In addition, the prospect of zero return-typical captive investment strategies has resulted in pressures on risk managers from parent owners to re-evaluate the use of capital in captives. In contrast to the previous regime, however, Solvency II presents an opportunity to deploy strategies that can create a more efficient capital base. Requests to captive managers to quantify the effect of alternative mix/spread of investments to maximise return and the diversification benefit, and explore the use of alternative reinsurance arrangements to limit catastrophe exposure and counterparty risk charges, are becoming more common.
Do you think captives should be given a tailor-made regime for Solvency II, rather than the one-size-fits-all approach?
The continued interest in captives taking on new and emerging risks post-Solvency II suggests that captives fit within the Solvency II regime, so a separate regime is not needed in my opinion. However, the application of proportionality is crucial to ensure the parent groups’ captive objective is still achievable in the future. It is important to note that while the legislation does define ‘captives,’ they are not mentioned again with the exception that the concept of proportionality is meant to be applied ‘somewhere’ within the supervisory regimes across the EU. Some within the industry believe EIOPA should have been more prescriptive in the directive to set defined levels for ‘appropriate’ given an entity’s size, complexity, and so on. The industry now needs to come to an agreement as to the best way to apply the concept of proportionality with individual supervisors across the EU.
How regulators enforce the Pillar III requirements, including external audit, will be closely watched by all in the industry. Although there are numerous provisions on proportionality in the Solvency II delegated acts, the feeling in the captive industry is that further work could be done to ensure that all requirements are proportionate to risk. Proportionality could be compromised in domiciles where regulators effectively ‘gold plate’ key functions and insist on additional reconciliations and disclosures.
In the pursuit of a more harmonised regime, there have been calls by the industry for national regulators to publish guidance on how proportionality is being implemented within their jurisdictions so as to enable EIOPA to perform a detailed comparison and propose changes to increase harmonisation in the future.
What is the likely impact of an EU exit on the applicability on Solvency II in the UK?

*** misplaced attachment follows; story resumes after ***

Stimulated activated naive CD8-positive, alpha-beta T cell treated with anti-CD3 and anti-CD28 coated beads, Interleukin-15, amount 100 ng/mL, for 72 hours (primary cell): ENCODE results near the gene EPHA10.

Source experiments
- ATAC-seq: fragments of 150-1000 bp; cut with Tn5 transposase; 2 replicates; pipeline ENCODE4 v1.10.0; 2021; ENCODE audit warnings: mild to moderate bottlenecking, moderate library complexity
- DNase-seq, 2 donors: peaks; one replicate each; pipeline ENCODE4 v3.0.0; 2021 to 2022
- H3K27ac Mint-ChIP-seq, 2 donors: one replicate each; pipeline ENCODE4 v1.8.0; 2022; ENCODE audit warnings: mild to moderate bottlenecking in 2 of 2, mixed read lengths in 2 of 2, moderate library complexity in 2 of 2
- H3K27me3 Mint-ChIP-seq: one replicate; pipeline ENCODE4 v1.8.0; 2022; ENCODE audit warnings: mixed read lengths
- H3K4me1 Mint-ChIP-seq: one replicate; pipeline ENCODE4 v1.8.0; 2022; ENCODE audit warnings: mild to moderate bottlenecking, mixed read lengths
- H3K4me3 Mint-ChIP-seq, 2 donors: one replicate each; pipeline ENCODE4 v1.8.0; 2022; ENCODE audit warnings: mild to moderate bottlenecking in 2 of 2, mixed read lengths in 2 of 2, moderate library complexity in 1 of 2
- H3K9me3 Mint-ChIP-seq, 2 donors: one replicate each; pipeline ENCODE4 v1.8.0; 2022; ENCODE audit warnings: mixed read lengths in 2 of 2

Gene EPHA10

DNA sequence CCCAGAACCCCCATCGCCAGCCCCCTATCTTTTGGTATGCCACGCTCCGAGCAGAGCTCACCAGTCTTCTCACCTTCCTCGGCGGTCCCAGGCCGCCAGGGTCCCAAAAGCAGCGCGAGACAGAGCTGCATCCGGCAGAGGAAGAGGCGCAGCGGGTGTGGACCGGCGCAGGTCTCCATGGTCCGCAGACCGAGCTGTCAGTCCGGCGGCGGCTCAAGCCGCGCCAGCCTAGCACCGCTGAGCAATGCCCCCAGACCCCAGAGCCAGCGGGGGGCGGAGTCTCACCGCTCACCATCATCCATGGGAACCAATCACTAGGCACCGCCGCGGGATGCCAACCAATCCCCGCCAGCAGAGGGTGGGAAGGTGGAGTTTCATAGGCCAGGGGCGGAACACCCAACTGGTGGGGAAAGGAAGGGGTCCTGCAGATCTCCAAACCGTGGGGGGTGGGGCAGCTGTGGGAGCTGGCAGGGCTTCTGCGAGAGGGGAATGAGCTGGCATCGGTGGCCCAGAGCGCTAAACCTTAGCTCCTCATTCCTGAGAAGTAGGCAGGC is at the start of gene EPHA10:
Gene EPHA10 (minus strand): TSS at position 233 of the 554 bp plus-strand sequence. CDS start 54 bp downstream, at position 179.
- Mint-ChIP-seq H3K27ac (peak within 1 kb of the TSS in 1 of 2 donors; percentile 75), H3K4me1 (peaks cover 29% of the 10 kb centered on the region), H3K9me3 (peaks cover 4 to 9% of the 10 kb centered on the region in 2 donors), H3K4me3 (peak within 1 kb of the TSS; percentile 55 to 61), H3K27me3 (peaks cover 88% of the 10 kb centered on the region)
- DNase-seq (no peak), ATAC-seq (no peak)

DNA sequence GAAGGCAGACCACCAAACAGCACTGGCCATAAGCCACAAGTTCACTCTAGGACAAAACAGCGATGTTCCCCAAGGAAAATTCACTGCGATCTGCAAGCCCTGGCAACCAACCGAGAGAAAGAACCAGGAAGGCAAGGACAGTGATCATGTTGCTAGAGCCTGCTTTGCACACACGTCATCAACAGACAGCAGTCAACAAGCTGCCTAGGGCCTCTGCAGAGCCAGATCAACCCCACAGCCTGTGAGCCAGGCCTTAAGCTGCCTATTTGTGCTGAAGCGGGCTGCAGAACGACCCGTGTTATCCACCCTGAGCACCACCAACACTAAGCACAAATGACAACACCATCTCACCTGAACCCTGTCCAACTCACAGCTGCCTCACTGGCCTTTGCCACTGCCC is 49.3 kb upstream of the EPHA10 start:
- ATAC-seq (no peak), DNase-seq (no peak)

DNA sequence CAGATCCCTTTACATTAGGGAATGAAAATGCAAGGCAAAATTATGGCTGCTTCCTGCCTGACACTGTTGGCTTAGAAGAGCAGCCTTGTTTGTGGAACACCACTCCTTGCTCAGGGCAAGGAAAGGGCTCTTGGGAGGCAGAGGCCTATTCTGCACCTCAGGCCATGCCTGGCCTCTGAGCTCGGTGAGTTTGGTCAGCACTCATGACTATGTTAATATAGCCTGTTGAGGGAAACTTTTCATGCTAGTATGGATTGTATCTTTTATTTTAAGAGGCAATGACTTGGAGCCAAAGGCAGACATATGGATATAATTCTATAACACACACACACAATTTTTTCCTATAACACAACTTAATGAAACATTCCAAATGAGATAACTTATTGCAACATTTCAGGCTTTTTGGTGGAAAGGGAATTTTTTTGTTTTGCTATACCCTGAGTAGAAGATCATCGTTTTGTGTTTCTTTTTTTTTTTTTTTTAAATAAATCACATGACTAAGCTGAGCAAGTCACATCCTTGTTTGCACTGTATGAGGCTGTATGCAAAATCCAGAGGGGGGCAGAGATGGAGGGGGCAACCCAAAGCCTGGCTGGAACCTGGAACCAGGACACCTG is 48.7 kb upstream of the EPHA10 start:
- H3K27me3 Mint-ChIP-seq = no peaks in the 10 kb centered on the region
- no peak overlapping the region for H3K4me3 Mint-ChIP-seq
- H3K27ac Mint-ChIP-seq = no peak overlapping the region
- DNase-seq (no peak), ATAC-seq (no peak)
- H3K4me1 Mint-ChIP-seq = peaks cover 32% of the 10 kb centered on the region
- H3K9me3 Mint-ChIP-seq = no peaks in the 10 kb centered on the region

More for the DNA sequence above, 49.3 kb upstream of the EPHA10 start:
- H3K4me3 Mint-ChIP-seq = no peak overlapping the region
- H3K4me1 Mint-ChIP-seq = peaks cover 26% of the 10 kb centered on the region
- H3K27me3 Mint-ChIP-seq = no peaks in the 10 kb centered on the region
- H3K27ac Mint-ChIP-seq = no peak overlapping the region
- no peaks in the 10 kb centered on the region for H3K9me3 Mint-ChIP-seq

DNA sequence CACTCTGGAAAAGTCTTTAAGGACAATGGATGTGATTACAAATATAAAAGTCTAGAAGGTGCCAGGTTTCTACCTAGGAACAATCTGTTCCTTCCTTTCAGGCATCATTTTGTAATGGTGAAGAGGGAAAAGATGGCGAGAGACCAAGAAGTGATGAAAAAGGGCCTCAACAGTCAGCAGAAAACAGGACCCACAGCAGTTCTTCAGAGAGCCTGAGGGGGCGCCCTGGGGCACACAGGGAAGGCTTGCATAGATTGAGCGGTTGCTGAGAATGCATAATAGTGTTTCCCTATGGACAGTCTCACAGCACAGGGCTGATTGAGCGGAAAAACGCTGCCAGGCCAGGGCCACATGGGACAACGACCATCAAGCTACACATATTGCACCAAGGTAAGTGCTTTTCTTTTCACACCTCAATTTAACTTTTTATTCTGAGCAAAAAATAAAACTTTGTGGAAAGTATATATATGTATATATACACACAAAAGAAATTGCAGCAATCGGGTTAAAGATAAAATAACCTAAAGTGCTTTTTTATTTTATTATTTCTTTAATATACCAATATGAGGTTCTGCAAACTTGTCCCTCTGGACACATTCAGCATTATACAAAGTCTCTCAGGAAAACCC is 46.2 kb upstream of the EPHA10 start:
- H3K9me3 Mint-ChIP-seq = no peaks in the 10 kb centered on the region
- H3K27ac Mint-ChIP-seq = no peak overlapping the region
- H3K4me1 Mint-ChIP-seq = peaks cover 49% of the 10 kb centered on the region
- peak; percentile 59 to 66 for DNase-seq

The impact on Solvency II depends on the type of post-Brexit EU/UK deal reached. Should the UK take up the option to look to obtain third-country status, then it will essentially be deemed to have a Solvency II equivalent regime in place. In terms of Solvency II, this would mean that the directive and regulations would continue to apply to UK insurers and the UK would have to apply for equivalence. A downside for the UK is that it would have less influence on Solvency II going forward. However, UK regulators would be able to relax some of the requirements of Solvency II, particularly around asset look-through, which are viewed by many as providing less value for captives.
The indication at the moment is that insurers are calling on regulators to refine Solvency II to better suit the UK market, rather than replace it entirely when the UK leaves the EU.
In a recent webinar, it revealed that 25 percent of attendees were yet to start a contingency plan for Brexit. Is this a concern and why?
The absence of a contingency plan would not be a major concern at present, however, companies should be monitoring the situation closely and at least considering potential impacts. Article 50 has yet to be triggered and many of the effects of Brexit on captive owners will become more apparent in the coming months. We are working with companies to assist them to review their captive risk profiles and insurance programmes so as to be aware of, and plan for, any potential impact.
When boards and captive owners are contingency planning for Brexit, what should be top of the agenda? And why?
Brexit could have a direct impact on captives’ passporting rights. This should be top of the agenda when captive owners are contingency planning.
If the captive is an EU onshore captive, then it may need to obtain a licence to continue to write UK risks, in the absence of a trade deal. Whether the UK can finalise its exit from the EU with these trade deals in place will be closely monitored and only then will the true impact on such captives will be known.
EU captives who access the UK commercial reinsurance market will need to follow developments closely. It is likely that the UK will look to achieve equivalence similar to Bermuda, Australia, Japan, and Switzerland. This equivalence status would be necessary to ensure appetite for EU companies to access the UK reinsurance markets. In addition, credit ratings for reinsurers and insurers should also be closely monitored for potential downgrades and knock-on effects of the captive’s SCR under Solvency II.